In 2007, Vista Equity Partners (No. 1 on the be private equity list with $6.6 billion in capital under management) acquired Tucson, Arizona-based Sunquest Information Systems Inc. for $327 million—$200 million in equity and $127 million in debt. A provider of clinical and financial software for the healthcare industry, Sunquest had generated $147 million in revenues with margins of greater than 30% at $46 million EBITDA (earnings before interest, taxes, depreciation, and amortization).
The problem was that while Sunquest’s technology was used in more than 1,200 U.S. hospitals and commercial laboratories and at more than 60 customers in Canada, the UK, Europe, and the Middle East, the company’s sales and EBITDA had been declining for years. As a result, Vista was able to acquire the company for what Vista CEO Robert F. Smith considered a bargain.
By applying its proprietary operating principles (the details of which were not fully disclosed), Vista turned Sunquest around. In two years, Sunquest’s revenues increased to $185 million with $100 million in EBITDA. Four years later, revenues grew to $200 million with $120 million in EBITDA. Vista ended up selling Sunquest to Roper Industries, a provider of engineered products and solutions, for $1.4 billion, a return of more than 400% on Vista’s initial investment. “We’re not guessing. We’re not stock picking. We’re not placing bets,” says Smith. “We have designed a system that we use to give us a predictable outcome.”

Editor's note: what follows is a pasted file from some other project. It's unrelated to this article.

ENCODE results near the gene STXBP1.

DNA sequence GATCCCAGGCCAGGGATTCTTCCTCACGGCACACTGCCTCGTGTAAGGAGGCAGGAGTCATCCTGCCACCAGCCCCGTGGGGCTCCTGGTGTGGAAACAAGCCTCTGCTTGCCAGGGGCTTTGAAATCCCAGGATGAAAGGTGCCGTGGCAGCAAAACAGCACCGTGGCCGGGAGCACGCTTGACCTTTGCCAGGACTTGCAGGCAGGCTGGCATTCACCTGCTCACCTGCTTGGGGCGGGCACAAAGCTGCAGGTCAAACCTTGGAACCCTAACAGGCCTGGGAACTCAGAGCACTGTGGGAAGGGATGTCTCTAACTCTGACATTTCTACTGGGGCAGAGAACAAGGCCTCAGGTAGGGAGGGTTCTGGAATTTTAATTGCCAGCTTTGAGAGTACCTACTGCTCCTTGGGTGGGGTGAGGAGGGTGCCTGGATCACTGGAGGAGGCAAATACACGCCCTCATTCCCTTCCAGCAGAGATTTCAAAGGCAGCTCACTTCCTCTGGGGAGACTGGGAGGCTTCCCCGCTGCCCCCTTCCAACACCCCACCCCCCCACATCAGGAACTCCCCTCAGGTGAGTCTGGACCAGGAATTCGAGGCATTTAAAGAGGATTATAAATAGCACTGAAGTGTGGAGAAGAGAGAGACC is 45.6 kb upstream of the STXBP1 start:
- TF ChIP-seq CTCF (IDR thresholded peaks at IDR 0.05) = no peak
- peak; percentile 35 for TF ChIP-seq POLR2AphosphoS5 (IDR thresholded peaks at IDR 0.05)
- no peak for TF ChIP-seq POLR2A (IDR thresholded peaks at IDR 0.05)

Boosting performance and adding value are two of Vista’s core principles, and its numbers back it up. EBITDA for the firm’s portfolio companies tripled over the last five years. Even during the Great Recession from 2008 to 2009, earnings for Vista’s portfolio companies increased 29% from 1.7 to 2.2 times. Because of its impressive performance and growth, and its portfolio of software and software-enabled companies ranging from $20 million to nearly $1 billion in revenue, Vista has earned recognition as black enterprise’s Financial Services Company of the Year for 2013.
Based in San Francisco; Austin, Texas; and Chicago, Vista has completed more than 80 transactions representing nearly $21 billion, each of which has resulted in a net gain for investors since 2000, the year it opened for business. Through its underlying portfolio companies, Vista has employed more than 18,000 people in more than 65 countries at companies that collectively have more than 50 million users of their software.
The firm’s current funds consist of the following:
- Vista Equity Fund II
- Vista Equity Partners Fund III
- Vista Foundation Fund I
- Vista Equity Partners Fund IV
- Vista Foundation Fund II